Re-evaluate and re-align objectives, goals and KPI’s
If we are changing everything from our working patterns to our office buildings then it’s probably advisable to at least sense-check your objectives, goals and KPI’s. Some organisations are going one step further and looking to re-assess everything that they do right down to the design of their products, services and how they are delivered. Whilst you may not want to throw the baby out with the bath water, it is a good time to return to your core purpose and reflect/focus on what capabilities you now value that you perhaps didn’t before.
Moving from f2f to virtual has forced the function agenda and there has been a noticeable shift in what is do-able. Expectations of your workforce may have changed, and they are probably all working in considerably different ways – surely the way that performance is monitored will need to reposition to match this? You certainly do not want to cultivate a culture of presenteeism on virtual overdrive where your people feel obligated to attend every Zoom/Teams meeting listed or make a twice-weekly trip to the office, when allowed, in order to feel recognised.
When your leaders and your workforce are truly connected with the company values and model behaviours that reflect these you will quickly develop a shared sense of purpose to drive your organisation and employee engagement forward. The clear communication channels and regular, authentic wellbeing check-ins with managers alongside visible sessions with the senior leadership are definitely a few things that we need to try to hold onto.
Investment in and ownership of individual learning
The Covid-19 pandemic has forced people to work in a different way, virtual has come to the forefront and it has paved the way for employee led learning. Investment in individual growth is really important, whether that be through the provision of a self-led learning programmes, internal career transition support or simply by giving your team the flexibility and freedom to develop some new work-based habits.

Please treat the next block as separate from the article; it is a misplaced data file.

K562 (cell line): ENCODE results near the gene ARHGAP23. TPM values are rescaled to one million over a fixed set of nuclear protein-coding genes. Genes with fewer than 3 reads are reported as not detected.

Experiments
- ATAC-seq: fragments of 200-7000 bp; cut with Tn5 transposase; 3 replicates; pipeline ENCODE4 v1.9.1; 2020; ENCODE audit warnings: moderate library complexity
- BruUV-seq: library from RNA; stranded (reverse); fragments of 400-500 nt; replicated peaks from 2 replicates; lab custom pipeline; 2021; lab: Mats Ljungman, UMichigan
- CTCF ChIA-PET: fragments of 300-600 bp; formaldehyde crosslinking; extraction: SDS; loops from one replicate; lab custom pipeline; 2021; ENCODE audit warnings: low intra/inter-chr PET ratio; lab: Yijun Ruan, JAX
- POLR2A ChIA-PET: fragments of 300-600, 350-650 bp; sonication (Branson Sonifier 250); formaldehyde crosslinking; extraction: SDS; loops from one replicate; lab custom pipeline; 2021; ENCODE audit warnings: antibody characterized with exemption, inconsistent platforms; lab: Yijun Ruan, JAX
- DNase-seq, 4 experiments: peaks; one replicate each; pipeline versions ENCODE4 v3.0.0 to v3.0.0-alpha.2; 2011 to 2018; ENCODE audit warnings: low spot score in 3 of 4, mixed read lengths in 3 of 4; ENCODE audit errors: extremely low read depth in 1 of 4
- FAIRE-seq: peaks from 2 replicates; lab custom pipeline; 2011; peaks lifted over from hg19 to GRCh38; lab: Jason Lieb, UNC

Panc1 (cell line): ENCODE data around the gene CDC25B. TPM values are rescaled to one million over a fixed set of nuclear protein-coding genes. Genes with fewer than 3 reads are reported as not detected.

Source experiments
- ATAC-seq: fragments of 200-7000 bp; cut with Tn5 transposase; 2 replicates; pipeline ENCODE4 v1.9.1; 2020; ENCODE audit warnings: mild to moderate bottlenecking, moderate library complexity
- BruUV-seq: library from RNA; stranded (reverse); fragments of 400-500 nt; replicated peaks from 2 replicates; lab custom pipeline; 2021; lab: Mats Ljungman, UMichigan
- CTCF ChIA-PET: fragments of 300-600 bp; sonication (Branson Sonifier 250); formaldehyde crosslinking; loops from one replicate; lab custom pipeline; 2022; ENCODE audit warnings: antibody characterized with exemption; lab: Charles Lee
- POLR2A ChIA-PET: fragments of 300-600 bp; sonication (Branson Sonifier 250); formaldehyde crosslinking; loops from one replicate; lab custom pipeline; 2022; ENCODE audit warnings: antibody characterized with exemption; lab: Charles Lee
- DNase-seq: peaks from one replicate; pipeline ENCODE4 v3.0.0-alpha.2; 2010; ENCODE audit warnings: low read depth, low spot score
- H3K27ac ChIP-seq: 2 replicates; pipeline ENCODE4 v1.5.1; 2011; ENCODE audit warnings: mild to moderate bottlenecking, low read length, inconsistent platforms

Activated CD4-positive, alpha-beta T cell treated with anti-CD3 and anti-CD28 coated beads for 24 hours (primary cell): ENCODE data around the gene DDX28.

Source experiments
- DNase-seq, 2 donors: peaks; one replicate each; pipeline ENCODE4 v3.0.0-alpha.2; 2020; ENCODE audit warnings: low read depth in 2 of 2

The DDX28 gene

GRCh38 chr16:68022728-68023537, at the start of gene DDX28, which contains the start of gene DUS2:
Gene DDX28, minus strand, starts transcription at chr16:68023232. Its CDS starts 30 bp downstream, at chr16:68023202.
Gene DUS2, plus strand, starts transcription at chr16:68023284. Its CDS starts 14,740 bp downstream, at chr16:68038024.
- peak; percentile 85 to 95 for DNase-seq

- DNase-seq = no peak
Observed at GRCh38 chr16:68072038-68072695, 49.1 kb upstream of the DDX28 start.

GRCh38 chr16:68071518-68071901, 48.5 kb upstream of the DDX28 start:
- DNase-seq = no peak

Over the past few months we have helped organisations to provide a series of different modules where employees are free to sign up to what they want and complete it over a period of time rather than on a set date. L+D departments are empowering people to take ownership of their own learning and it has been well received by the workforce. When we are back and able to meet face-to-face this is one approach that h2h will be holding onto and incorporating into our programmes where appropriate. Core modules can be completed collectively to foster collaboration, engagement and connectivity amongst teams and combined with a personalised, specific focus on an individual’s strengths and areas for improvement. It’s the best of both worlds and can help to hone the people skills needed to manage your hybrid workers both on-site and at home.
Of course with every decision that you make on such a large scale, it is always prudent to assess the risks and knock-on effects across the whole business and also to ensure that you are not making changes just for changes sake. Whilst some of us will no doubt miss the annual conferences, networking opportunities , international travel and freedom that we once enjoyed – this is an opportune moment to transform the way that we work, hold onto the good stuff and bring about behavioural and cultural change within your organisation in a positive and supportive way.